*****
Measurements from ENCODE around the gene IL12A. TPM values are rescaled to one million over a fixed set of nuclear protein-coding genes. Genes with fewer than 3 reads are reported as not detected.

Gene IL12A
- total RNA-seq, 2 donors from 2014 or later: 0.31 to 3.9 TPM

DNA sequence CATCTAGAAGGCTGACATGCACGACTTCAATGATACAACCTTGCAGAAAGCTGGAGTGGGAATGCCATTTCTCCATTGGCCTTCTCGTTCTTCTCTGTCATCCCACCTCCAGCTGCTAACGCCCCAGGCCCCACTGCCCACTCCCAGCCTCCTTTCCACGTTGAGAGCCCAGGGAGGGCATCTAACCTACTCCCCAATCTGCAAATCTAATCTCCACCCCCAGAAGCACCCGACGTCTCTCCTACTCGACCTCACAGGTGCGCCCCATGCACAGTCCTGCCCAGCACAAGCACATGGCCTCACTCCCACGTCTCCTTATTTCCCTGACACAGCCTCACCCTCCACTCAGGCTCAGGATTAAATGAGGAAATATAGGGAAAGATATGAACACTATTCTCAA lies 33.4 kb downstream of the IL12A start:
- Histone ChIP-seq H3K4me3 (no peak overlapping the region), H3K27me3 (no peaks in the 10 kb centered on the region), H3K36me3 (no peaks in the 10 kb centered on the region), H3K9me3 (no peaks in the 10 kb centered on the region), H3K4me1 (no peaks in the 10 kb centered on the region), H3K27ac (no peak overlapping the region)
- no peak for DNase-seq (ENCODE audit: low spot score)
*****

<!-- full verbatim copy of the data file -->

Measurements from ENCODE around the gene IL12A. TPM values are rescaled to one million over a fixed set of nuclear protein-coding genes. Genes with fewer than 3 reads are reported as not detected.

Gene IL12A
- total RNA-seq, 2 donors from 2014 or later: 0.31 to 3.9 TPM

DNA sequence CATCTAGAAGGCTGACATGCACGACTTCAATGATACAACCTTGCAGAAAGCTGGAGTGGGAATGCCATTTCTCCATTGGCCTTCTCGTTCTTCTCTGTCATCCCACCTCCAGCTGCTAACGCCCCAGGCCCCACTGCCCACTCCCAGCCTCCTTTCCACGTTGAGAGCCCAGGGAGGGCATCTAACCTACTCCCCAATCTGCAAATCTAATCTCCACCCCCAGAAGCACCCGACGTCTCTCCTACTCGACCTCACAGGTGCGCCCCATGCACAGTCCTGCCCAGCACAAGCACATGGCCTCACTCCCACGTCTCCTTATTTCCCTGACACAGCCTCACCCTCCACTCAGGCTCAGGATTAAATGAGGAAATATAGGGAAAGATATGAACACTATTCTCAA lies 33.4 kb downstream of the IL12A start:
- Histone ChIP-seq H3K4me3 (no peak overlapping the region), H3K27me3 (no peaks in the 10 kb centered on the region), H3K36me3 (no peaks in the 10 kb centered on the region), H3K9me3 (no peaks in the 10 kb centered on the region), H3K4me1 (no peaks in the 10 kb centered on the region), H3K27ac (no peak overlapping the region)
- no peak for DNase-seq (ENCODE audit: low spot score)